A Scenographic Concept and an Artistic Joke: Two Aspects of the Sculptural Decorations in the Garden of Troja Chateau
Recent restoration work carried out on two sculptural stone fountains on the upper terrace of the garden of Troja Palace and on the grand staircase on the palace’s southern façade revealed some possible and previously unpursued ways of interpreting these works. The initial impulse for a new interpretation came from relief elements that were newly uncovered after having long been hidden beneath layers of dirt and biocorrosion. A deeper understanding of the overall idea behind the staircase and two fountains and the close connection between them was attained through an analysis of their shared scenographic concept, which is represented in the works as a form of artistic play, where different layers of meaning are gradually revealed to the viewer. The uncovering of these motifs shifts the meaning of the individual motifs on the staircase and fountains and transforms the overall concept of the staircase, which alludes to the final stage in the battle between the Olympians and the Giants. The artistic play that the staircase and the fountains equally engage in with viewers manifests itself not only in the way we are supposed to understand the fountains as sections of Tartarus, but also in how some elements and motifs can only be discovered gradually. This is especially true in the case of the faces of the creatures that are a part of Tartarus that seem to have become embedded in the stone. Many of these motifs are intended to strike fear in the viewer, but they have also been deliberately made to look comical and exaggerated. At one and the same moment they evoke in the viewer both a sense of fear and laughter, and this naturally brings us again to the question of what is the meaning of these little jokes and even of the work as a whole. The extent of the wit and humour that we find on the fountains and staircase is such that we must assume that this was a concept that was based on the client’s wishes. Given that we also find on the fountains humorous elements that are ironically self-reflective in nature, we must also attribute significant responsibility for their visual wit to the artist behind the work and his colleagues.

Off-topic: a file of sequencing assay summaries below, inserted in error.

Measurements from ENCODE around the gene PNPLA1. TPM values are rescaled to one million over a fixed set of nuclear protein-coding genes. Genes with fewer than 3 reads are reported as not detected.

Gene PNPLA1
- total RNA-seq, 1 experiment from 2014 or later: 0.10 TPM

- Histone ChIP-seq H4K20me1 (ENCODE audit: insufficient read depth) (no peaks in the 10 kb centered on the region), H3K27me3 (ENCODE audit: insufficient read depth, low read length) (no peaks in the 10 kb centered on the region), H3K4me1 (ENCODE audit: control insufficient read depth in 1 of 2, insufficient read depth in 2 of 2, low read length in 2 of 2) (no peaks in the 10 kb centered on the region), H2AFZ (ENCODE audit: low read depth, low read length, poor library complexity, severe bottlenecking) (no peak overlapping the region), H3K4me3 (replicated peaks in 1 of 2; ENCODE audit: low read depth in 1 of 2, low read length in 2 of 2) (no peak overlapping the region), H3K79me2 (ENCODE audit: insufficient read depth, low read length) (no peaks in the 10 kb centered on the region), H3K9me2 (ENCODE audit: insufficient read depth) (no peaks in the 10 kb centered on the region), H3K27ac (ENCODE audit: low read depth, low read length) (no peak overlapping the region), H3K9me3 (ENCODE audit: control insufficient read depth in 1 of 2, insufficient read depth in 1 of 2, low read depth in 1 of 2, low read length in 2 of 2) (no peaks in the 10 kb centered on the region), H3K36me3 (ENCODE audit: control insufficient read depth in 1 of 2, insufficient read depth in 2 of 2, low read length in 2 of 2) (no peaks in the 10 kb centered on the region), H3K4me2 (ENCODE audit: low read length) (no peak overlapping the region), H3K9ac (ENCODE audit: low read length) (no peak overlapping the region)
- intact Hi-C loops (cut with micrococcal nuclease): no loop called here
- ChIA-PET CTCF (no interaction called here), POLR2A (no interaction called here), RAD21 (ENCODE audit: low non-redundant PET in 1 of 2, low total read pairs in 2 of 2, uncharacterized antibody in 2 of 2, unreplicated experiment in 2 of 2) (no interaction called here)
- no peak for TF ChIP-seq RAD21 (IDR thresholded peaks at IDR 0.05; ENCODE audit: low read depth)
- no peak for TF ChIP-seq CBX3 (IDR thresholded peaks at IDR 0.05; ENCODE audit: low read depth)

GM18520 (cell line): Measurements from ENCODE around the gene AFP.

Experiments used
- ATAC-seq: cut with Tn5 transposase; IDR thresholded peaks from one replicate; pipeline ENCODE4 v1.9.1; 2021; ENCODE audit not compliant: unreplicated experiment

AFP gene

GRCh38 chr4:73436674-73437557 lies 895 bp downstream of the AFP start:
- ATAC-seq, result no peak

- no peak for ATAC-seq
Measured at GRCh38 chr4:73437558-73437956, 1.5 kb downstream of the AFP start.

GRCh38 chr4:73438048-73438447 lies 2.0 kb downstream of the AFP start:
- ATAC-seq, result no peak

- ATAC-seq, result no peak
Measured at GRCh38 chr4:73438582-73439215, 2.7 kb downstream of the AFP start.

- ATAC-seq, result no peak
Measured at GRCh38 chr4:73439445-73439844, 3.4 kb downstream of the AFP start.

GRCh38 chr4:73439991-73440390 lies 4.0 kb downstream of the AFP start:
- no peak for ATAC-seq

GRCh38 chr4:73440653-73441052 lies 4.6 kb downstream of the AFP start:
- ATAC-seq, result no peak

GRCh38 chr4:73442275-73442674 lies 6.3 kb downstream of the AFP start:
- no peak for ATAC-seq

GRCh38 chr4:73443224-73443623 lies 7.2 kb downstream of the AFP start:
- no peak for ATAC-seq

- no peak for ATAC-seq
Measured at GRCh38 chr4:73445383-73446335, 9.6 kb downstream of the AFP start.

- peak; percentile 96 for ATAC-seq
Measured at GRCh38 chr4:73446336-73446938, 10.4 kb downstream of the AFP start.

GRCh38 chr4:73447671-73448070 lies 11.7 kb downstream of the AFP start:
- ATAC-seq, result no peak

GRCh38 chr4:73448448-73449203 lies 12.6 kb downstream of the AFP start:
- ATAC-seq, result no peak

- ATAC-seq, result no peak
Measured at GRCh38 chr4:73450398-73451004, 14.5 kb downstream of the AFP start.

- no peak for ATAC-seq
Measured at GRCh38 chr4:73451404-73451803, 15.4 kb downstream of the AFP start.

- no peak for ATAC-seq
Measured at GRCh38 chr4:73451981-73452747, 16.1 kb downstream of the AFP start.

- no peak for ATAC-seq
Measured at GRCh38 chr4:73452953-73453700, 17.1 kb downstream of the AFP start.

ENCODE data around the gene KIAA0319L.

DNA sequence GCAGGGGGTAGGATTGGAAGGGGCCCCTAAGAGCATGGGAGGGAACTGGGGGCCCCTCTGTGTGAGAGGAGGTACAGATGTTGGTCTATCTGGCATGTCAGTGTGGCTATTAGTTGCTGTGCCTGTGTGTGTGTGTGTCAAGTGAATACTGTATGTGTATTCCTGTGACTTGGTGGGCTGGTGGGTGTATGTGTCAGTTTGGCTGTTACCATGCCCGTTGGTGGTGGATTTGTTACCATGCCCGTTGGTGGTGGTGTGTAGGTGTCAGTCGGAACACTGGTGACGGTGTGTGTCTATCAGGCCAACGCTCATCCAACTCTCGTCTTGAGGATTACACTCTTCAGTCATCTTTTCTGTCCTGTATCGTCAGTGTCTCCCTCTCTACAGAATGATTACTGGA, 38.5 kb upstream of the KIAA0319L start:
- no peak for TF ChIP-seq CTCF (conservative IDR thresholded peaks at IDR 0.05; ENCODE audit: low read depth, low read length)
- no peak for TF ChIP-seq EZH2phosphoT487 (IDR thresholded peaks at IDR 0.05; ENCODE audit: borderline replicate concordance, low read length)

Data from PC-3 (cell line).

Adamcová Kateřina: Katerina.Adamcova@ff.cuni.cz